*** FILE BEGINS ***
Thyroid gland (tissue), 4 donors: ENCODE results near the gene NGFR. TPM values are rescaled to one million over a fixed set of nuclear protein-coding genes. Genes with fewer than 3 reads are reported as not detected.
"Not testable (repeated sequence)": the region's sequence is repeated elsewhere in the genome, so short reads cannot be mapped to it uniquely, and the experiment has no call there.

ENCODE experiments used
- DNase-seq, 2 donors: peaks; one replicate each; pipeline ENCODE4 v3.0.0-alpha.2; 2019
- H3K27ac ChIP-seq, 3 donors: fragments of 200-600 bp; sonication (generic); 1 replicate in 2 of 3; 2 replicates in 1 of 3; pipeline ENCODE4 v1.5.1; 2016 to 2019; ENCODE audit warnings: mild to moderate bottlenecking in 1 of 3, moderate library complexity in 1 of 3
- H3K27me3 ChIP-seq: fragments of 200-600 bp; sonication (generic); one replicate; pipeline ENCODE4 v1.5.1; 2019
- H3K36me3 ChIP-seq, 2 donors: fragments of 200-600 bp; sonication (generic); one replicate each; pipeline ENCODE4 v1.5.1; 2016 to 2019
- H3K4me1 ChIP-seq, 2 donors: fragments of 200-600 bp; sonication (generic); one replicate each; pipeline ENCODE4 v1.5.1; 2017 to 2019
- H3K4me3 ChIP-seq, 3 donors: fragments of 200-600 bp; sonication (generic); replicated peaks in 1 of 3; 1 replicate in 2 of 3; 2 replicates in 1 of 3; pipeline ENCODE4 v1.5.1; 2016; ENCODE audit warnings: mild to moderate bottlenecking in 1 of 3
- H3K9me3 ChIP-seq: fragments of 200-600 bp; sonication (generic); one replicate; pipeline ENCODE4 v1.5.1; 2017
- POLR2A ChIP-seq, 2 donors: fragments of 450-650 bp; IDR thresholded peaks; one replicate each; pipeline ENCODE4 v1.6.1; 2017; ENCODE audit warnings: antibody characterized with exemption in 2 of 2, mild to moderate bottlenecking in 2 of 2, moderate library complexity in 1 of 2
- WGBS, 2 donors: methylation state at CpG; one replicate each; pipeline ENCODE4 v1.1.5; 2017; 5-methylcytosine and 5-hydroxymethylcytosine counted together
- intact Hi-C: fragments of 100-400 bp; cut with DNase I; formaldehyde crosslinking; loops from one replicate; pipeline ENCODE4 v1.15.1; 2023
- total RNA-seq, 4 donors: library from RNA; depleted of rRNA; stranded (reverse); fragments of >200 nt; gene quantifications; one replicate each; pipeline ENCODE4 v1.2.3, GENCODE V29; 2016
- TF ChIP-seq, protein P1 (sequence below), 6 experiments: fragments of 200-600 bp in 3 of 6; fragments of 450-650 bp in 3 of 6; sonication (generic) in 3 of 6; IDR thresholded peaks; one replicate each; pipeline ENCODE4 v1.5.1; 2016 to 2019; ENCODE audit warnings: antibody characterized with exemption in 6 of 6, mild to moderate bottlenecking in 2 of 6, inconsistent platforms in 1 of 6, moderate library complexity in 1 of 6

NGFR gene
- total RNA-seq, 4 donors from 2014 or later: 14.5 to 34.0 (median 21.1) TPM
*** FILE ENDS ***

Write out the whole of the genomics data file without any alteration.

Thyroid gland (tissue), 4 donors: ENCODE results near the gene NGFR. TPM values are rescaled to one million over a fixed set of nuclear protein-coding genes. Genes with fewer than 3 reads are reported as not detected.
"Not testable (repeated sequence)": the region's sequence is repeated elsewhere in the genome, so short reads cannot be mapped to it uniquely, and the experiment has no call there.

ENCODE experiments used
- DNase-seq, 2 donors: peaks; one replicate each; pipeline ENCODE4 v3.0.0-alpha.2; 2019
- H3K27ac ChIP-seq, 3 donors: fragments of 200-600 bp; sonication (generic); 1 replicate in 2 of 3; 2 replicates in 1 of 3; pipeline ENCODE4 v1.5.1; 2016 to 2019; ENCODE audit warnings: mild to moderate bottlenecking in 1 of 3, moderate library complexity in 1 of 3
- H3K27me3 ChIP-seq: fragments of 200-600 bp; sonication (generic); one replicate; pipeline ENCODE4 v1.5.1; 2019
- H3K36me3 ChIP-seq, 2 donors: fragments of 200-600 bp; sonication (generic); one replicate each; pipeline ENCODE4 v1.5.1; 2016 to 2019
- H3K4me1 ChIP-seq, 2 donors: fragments of 200-600 bp; sonication (generic); one replicate each; pipeline ENCODE4 v1.5.1; 2017 to 2019
- H3K4me3 ChIP-seq, 3 donors: fragments of 200-600 bp; sonication (generic); replicated peaks in 1 of 3; 1 replicate in 2 of 3; 2 replicates in 1 of 3; pipeline ENCODE4 v1.5.1; 2016; ENCODE audit warnings: mild to moderate bottlenecking in 1 of 3
- H3K9me3 ChIP-seq: fragments of 200-600 bp; sonication (generic); one replicate; pipeline ENCODE4 v1.5.1; 2017
- POLR2A ChIP-seq, 2 donors: fragments of 450-650 bp; IDR thresholded peaks; one replicate each; pipeline ENCODE4 v1.6.1; 2017; ENCODE audit warnings: antibody characterized with exemption in 2 of 2, mild to moderate bottlenecking in 2 of 2, moderate library complexity in 1 of 2
- WGBS, 2 donors: methylation state at CpG; one replicate each; pipeline ENCODE4 v1.1.5; 2017; 5-methylcytosine and 5-hydroxymethylcytosine counted together
- intact Hi-C: fragments of 100-400 bp; cut with DNase I; formaldehyde crosslinking; loops from one replicate; pipeline ENCODE4 v1.15.1; 2023
- total RNA-seq, 4 donors: library from RNA; depleted of rRNA; stranded (reverse); fragments of >200 nt; gene quantifications; one replicate each; pipeline ENCODE4 v1.2.3, GENCODE V29; 2016
- TF ChIP-seq, protein P1 (sequence below), 6 experiments: fragments of 200-600 bp in 3 of 6; fragments of 450-650 bp in 3 of 6; sonication (generic) in 3 of 6; IDR thresholded peaks; one replicate each; pipeline ENCODE4 v1.5.1; 2016 to 2019; ENCODE audit warnings: antibody characterized with exemption in 6 of 6, mild to moderate bottlenecking in 2 of 6, inconsistent platforms in 1 of 6, moderate library complexity in 1 of 6

NGFR gene
- total RNA-seq, 4 donors from 2014 or later: 14.5 to 34.0 (median 21.1) TPM